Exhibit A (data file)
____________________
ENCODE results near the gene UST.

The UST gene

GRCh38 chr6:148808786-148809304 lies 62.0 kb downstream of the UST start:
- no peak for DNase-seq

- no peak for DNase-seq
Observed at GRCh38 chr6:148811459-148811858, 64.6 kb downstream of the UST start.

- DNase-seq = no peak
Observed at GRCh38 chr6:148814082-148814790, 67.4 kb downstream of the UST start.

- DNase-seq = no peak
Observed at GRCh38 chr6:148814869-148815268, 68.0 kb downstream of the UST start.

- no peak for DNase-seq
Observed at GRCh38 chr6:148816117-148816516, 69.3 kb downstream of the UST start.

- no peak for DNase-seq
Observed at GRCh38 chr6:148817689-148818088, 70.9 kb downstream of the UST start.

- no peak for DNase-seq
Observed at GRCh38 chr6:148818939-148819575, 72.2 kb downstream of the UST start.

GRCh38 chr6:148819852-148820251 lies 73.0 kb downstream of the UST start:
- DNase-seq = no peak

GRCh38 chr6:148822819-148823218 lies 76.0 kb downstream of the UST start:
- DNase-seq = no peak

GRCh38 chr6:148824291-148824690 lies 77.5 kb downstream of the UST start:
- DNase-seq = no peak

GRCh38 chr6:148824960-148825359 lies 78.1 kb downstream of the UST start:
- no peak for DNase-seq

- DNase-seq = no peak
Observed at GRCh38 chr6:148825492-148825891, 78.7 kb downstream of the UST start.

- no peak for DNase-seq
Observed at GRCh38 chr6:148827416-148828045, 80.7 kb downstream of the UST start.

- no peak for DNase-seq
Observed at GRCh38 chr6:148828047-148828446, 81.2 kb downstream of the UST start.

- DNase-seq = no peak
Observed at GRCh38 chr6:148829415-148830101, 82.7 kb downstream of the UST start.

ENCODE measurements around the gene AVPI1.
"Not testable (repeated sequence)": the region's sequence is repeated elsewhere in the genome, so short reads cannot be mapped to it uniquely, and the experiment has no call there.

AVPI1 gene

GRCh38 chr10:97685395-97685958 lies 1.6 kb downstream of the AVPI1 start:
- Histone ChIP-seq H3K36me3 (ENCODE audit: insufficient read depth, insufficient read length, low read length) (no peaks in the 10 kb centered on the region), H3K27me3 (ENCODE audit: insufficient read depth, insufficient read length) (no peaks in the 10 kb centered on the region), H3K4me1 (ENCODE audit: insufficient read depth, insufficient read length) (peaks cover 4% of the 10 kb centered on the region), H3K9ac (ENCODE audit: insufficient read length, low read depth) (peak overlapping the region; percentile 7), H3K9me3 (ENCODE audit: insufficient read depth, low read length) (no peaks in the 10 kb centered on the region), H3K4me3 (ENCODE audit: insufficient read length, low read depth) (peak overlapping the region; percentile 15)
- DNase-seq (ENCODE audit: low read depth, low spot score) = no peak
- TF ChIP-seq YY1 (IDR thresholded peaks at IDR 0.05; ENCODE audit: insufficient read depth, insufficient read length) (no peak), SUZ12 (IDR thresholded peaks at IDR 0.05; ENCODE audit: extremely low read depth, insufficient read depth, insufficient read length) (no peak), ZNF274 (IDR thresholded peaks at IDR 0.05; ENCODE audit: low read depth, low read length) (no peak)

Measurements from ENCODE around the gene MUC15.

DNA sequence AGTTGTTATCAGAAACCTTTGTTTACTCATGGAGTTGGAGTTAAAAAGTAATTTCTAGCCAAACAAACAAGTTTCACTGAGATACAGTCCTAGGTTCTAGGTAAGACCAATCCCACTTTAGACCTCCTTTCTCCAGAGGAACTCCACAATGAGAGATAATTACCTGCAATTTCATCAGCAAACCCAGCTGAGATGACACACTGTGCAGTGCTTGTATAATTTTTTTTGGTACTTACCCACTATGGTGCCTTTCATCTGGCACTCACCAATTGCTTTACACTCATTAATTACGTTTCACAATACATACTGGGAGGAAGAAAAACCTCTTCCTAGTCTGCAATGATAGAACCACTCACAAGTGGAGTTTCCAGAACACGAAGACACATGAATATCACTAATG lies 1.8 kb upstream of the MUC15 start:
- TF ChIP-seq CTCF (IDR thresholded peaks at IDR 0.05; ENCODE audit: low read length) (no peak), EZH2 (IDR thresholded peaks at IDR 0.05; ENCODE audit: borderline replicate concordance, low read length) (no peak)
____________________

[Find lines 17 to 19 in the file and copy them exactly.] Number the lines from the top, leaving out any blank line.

GRCh38 chr6:148819852-148820251 lies 73.0 kb downstream of the UST start:
- DNase-seq = no peak

GRCh38 chr6:148822819-148823218 lies 76.0 kb downstream of the UST start: